Talks Held on the Future of Nagorno-Karabakh as Azerbaijan Claims Full Control of the Region

In this video grab taken from a handout footage and released by the Russian Defense Ministry on September 21, 2023, Armenian civilians arrive at Russian military base near Stepanakert in the Nagorno-Karabakh region. (Photo by Handout / Russian Defense Ministry / AFP)
In this video grab taken from a handout footage and released by the Russian Defense Ministry on September 21, 2023, Armenian civilians arrive at Russian military base near Stepanakert in the Nagorno-Karabakh region. (Photo by Handout / Russian Defense Ministry / AFP)
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Talks Held on the Future of Nagorno-Karabakh as Azerbaijan Claims Full Control of the Region

In this video grab taken from a handout footage and released by the Russian Defense Ministry on September 21, 2023, Armenian civilians arrive at Russian military base near Stepanakert in the Nagorno-Karabakh region. (Photo by Handout / Russian Defense Ministry / AFP)
In this video grab taken from a handout footage and released by the Russian Defense Ministry on September 21, 2023, Armenian civilians arrive at Russian military base near Stepanakert in the Nagorno-Karabakh region. (Photo by Handout / Russian Defense Ministry / AFP)

Representatives from Nagorno-Karabakh and the Azerbaijan government met for talks Thursday to discuss the future of the breakaway region that Azerbaijan claims to fully control following a military offensive this week.
Azerbaijan’s state news agency said the talks had ended but provided no details on whether an agreement was reached. Nagorno-Karabakh authorities and the news agency earlier said the talks between regional leaders and Azerbaijan's government would focus on Nagorno-Karabakh’s “reintegration” into Azerbaijan.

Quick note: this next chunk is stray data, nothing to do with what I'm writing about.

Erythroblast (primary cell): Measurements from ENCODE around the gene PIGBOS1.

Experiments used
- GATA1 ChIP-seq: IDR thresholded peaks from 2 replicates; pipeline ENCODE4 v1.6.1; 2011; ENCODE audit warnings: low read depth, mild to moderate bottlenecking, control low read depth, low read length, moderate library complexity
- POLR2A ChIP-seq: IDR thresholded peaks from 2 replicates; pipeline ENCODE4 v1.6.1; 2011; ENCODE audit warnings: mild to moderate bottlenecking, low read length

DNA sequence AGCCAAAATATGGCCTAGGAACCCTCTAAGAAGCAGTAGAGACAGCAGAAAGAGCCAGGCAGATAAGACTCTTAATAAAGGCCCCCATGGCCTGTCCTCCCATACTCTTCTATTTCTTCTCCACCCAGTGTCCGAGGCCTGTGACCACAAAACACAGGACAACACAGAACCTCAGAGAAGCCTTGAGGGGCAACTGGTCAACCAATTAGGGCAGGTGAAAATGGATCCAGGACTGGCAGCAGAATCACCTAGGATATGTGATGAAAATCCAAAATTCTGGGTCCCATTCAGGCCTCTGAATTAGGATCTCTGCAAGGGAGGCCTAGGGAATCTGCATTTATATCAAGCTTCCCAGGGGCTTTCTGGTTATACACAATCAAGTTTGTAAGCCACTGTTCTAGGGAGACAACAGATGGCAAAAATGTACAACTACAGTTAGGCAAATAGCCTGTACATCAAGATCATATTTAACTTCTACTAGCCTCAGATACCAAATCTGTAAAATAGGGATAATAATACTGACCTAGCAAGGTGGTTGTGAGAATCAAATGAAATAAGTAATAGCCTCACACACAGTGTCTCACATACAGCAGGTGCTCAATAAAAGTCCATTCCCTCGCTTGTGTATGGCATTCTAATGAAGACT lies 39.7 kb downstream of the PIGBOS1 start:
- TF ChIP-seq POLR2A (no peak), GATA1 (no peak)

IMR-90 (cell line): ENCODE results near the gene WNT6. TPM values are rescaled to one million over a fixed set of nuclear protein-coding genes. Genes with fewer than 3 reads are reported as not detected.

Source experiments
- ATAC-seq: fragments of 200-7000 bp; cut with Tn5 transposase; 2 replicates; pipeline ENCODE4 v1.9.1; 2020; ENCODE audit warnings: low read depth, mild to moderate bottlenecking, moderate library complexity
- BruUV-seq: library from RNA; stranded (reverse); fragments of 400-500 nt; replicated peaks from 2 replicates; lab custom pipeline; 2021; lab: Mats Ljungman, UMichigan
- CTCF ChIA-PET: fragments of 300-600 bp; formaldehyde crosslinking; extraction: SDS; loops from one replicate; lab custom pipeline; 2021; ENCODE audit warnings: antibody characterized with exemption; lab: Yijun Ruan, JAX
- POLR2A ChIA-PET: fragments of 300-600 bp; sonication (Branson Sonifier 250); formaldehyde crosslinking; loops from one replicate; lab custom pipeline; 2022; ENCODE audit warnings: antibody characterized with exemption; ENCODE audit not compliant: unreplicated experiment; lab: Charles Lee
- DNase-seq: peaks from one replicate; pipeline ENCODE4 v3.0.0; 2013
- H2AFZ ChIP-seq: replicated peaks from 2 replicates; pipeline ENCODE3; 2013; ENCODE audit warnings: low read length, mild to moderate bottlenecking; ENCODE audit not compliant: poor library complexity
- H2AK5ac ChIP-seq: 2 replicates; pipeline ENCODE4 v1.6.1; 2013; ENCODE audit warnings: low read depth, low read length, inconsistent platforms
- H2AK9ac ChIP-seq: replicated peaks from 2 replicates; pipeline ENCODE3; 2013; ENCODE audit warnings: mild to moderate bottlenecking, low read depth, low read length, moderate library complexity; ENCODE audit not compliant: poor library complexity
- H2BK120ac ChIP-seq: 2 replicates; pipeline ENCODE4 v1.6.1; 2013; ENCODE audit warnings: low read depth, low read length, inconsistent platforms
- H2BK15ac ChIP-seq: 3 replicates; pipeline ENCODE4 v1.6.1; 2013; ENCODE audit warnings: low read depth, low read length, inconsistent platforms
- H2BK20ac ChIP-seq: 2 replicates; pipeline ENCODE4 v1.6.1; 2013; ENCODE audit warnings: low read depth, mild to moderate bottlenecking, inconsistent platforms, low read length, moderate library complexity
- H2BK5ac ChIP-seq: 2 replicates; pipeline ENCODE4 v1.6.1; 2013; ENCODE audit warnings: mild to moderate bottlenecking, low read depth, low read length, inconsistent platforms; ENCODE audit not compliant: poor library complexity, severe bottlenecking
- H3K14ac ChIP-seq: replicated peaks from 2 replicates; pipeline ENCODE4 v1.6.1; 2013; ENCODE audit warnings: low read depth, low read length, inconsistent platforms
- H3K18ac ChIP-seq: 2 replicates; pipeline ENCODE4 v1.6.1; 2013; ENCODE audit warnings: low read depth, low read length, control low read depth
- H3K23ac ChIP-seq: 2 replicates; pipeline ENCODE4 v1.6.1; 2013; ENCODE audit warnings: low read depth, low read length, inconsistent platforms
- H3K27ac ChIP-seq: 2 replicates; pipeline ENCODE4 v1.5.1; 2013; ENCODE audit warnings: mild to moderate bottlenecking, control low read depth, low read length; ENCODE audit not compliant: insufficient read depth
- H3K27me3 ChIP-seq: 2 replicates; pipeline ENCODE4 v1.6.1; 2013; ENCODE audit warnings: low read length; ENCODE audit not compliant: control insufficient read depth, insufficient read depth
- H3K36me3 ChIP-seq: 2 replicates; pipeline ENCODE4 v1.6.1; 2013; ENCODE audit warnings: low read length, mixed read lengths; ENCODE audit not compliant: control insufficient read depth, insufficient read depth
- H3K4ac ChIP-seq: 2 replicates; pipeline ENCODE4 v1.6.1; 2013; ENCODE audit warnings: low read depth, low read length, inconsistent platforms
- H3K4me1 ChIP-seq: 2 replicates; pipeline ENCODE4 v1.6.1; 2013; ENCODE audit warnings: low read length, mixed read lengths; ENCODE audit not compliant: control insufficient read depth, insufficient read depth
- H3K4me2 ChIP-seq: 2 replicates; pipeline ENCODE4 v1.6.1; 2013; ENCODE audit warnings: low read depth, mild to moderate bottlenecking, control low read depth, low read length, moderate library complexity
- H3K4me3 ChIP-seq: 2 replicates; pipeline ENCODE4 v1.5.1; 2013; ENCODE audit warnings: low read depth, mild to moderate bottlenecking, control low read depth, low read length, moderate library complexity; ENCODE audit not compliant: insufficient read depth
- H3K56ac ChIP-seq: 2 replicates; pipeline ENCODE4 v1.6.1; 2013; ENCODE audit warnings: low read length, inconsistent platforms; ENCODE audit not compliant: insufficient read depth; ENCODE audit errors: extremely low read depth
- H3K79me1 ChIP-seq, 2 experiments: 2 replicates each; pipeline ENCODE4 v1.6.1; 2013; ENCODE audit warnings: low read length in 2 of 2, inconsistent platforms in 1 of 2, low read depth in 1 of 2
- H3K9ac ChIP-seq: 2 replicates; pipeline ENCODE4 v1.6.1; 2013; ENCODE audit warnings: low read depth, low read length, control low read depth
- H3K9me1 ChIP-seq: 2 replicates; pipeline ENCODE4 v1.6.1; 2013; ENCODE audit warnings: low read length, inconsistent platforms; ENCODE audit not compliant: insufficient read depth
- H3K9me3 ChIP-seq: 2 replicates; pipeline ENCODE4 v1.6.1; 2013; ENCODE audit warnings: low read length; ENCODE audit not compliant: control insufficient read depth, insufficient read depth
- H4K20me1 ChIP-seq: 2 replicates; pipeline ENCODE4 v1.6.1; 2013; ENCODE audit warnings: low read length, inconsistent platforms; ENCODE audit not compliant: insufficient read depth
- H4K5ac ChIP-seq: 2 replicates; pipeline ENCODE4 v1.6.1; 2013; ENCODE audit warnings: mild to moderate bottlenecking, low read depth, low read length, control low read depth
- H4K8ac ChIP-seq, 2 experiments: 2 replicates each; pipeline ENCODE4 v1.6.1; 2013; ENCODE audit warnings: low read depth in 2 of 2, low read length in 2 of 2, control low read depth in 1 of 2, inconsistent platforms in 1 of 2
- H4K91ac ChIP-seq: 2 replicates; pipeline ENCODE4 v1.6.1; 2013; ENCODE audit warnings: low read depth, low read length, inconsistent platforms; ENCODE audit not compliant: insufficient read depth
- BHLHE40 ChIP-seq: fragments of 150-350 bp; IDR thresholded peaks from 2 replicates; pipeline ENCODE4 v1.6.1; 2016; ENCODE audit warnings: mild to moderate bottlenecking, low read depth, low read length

The talks in the Azerbaijani city of Yevlakh came after local Armenian forces in Nagorno-Karabakh agreed to lay down their weapons following an outbreak of fighting this week in the decades-long separatist conflict. Authorities in the ethnic Armenian region that has run its affairs without international recognition since fighting broke out in the early 1990s declared Wednesday that local self-defense forces will disarm and disband under a Russia-mediated cease-fire.
Azerbaijan President Ilham Aliyev trumpeted victory in a televised address to the nation, saying his country’s military had restored its sovereignty in Nagorno-Karabakh.
On Tuesday, the Azerbaijan army unleashed an artillery barrage and drone attacks against outnumbered and undersupplied pro-Armenian forces, which have been weakened by a blockade of the region in the southern Caucasus Mountains that is recognized internationally as being part of Azerbaijan.
Nagorno-Karabakh human rights ombudsman Gegham Stepanyan said at least 200 people, including 10 civilians, were killed and more than 400 others were wounded in the fighting. The figures could not immediately be independently verified.
Azerbaijan’s move to reclaim control over Nagorno-Karabakh raised concerns that a full-scale war in the region could resume between it and Armenia, which have been locked in a struggle over Nagorno-Karabakh since a separatist war there ended in 1994.
The hostilities worsened an already grim humanitarian situation for residents who have endured shortages of food and medicine for months as Azerbaijan enforced a blockade of the road connecting Nagorno-Karabakh to Armenia.
The UN Security Council scheduled an urgent meeting Thursday on the Azerbaijani offensive at the request of France.
On Thursday, authorities in Nagorno-Karabakh accused Azerbaijan of violating the cease-fire agreement by firing on Stepanakert in the disputed region, according to Russian news agency Interfax. Azerbaijan's defense ministry said allegations of an attack were "completely false," the Azerbaijan news agency reported.
In a phone call Thursday, Russian President Vladimir Putin told Aliyev that the rights and security of the Armenian population of Nagorno-Karabakh should be guaranteed, according to Russian state news agency Tass. Aliyev apologized to Putin during the phone call for the death of Russian peacekeepers in the region on Wednesday, Tass said, citing the Kremlin press service. Russia’s defense ministry said some of its peacekeepers were killed, though it didn’t say how many or whether it happened before or after the start of the cease-fire.